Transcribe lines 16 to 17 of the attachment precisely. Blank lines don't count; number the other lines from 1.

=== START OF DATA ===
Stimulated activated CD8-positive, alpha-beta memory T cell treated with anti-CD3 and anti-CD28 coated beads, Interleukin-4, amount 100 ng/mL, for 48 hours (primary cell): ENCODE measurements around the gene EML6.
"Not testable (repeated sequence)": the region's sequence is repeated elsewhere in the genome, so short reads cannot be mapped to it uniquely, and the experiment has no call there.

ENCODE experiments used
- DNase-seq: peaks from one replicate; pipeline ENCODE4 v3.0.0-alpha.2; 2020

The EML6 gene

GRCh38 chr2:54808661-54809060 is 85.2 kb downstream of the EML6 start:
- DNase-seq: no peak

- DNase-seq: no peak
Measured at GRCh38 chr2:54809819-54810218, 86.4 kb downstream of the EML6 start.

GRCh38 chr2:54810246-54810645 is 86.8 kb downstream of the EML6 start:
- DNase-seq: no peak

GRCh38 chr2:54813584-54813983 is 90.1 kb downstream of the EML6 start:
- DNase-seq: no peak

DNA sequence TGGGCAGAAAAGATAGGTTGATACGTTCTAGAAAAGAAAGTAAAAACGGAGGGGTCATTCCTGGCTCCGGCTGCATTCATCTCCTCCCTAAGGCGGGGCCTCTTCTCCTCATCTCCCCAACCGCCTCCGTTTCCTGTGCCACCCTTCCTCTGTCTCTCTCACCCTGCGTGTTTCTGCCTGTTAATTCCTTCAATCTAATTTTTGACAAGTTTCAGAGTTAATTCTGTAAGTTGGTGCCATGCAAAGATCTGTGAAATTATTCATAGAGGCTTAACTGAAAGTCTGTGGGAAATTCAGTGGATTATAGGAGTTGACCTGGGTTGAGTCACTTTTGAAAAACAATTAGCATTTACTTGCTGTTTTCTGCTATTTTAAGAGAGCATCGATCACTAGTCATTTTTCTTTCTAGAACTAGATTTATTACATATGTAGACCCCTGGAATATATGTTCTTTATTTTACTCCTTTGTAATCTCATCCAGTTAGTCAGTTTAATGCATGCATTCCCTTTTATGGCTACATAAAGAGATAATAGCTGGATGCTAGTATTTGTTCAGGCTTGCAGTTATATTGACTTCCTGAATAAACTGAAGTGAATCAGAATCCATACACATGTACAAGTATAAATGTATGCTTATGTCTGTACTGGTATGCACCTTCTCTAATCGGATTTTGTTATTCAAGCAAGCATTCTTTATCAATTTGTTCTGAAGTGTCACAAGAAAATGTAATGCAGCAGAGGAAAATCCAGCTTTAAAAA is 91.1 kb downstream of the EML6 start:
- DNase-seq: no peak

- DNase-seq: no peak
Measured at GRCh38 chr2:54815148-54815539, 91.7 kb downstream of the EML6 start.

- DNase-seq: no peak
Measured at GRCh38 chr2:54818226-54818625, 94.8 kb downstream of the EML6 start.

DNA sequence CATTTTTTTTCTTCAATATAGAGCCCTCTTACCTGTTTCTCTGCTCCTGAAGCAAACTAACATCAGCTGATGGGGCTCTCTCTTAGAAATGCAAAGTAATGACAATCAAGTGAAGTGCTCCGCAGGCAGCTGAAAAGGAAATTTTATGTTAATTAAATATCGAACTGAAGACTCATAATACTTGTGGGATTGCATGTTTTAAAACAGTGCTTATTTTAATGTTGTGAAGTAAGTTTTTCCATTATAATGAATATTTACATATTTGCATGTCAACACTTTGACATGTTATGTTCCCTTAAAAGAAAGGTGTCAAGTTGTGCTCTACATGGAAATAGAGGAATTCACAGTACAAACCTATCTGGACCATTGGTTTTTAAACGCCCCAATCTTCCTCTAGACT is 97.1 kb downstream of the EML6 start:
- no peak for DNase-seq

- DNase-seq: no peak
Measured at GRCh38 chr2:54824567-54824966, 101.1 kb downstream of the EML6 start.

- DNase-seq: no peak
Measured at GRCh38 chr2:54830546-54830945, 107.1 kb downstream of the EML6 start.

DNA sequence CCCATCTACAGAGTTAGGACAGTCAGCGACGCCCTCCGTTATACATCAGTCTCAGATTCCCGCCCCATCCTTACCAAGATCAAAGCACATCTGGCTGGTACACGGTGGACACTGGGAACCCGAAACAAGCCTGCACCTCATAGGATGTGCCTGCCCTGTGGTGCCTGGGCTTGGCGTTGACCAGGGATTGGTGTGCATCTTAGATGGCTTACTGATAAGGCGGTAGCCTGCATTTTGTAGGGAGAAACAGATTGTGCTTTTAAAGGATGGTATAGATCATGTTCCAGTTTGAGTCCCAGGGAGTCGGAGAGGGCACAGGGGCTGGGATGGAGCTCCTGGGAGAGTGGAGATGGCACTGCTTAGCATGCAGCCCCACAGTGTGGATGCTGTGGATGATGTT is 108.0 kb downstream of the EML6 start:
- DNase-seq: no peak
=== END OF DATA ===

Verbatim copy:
- DNase-seq: no peak
Measured at GRCh38 chr2:54815148-54815539, 91.7 kb downstream of the EML6 start.